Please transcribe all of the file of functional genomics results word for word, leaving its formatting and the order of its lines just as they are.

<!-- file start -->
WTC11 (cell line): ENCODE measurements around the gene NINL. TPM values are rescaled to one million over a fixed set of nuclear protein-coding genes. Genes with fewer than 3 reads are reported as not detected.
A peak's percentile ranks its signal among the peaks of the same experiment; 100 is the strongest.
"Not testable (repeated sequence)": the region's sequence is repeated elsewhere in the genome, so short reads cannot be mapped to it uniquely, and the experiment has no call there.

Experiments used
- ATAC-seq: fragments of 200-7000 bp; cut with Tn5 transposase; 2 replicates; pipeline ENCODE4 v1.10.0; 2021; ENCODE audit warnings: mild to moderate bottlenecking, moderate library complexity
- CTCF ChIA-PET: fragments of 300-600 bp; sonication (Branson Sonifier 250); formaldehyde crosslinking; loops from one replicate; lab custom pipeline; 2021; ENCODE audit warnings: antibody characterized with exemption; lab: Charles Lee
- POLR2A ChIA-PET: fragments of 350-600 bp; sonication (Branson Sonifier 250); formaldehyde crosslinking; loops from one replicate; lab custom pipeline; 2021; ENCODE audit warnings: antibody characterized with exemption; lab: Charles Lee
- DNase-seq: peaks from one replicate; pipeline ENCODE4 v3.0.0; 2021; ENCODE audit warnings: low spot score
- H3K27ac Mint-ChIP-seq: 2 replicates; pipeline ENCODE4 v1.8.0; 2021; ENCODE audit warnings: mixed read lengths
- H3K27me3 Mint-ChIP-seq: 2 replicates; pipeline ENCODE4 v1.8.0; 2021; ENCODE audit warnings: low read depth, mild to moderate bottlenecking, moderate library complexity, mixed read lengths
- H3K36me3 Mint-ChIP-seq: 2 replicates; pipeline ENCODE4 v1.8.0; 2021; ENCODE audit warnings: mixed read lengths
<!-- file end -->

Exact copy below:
WTC11 (cell line): ENCODE measurements around the gene NINL. TPM values are rescaled to one million over a fixed set of nuclear protein-coding genes. Genes with fewer than 3 reads are reported as not detected.
A peak's percentile ranks its signal among the peaks of the same experiment; 100 is the strongest.
"Not testable (repeated sequence)": the region's sequence is repeated elsewhere in the genome, so short reads cannot be mapped to it uniquely, and the experiment has no call there.

Experiments used
- ATAC-seq: fragments of 200-7000 bp; cut with Tn5 transposase; 2 replicates; pipeline ENCODE4 v1.10.0; 2021; ENCODE audit warnings: mild to moderate bottlenecking, moderate library complexity
- CTCF ChIA-PET: fragments of 300-600 bp; sonication (Branson Sonifier 250); formaldehyde crosslinking; loops from one replicate; lab custom pipeline; 2021; ENCODE audit warnings: antibody characterized with exemption; lab: Charles Lee
- POLR2A ChIA-PET: fragments of 350-600 bp; sonication (Branson Sonifier 250); formaldehyde crosslinking; loops from one replicate; lab custom pipeline; 2021; ENCODE audit warnings: antibody characterized with exemption; lab: Charles Lee
- DNase-seq: peaks from one replicate; pipeline ENCODE4 v3.0.0; 2021; ENCODE audit warnings: low spot score
- H3K27ac Mint-ChIP-seq: 2 replicates; pipeline ENCODE4 v1.8.0; 2021; ENCODE audit warnings: mixed read lengths
- H3K27me3 Mint-ChIP-seq: 2 replicates; pipeline ENCODE4 v1.8.0; 2021; ENCODE audit warnings: low read depth, mild to moderate bottlenecking, moderate library complexity, mixed read lengths
- H3K36me3 Mint-ChIP-seq: 2 replicates; pipeline ENCODE4 v1.8.0; 2021; ENCODE audit warnings: mixed read lengths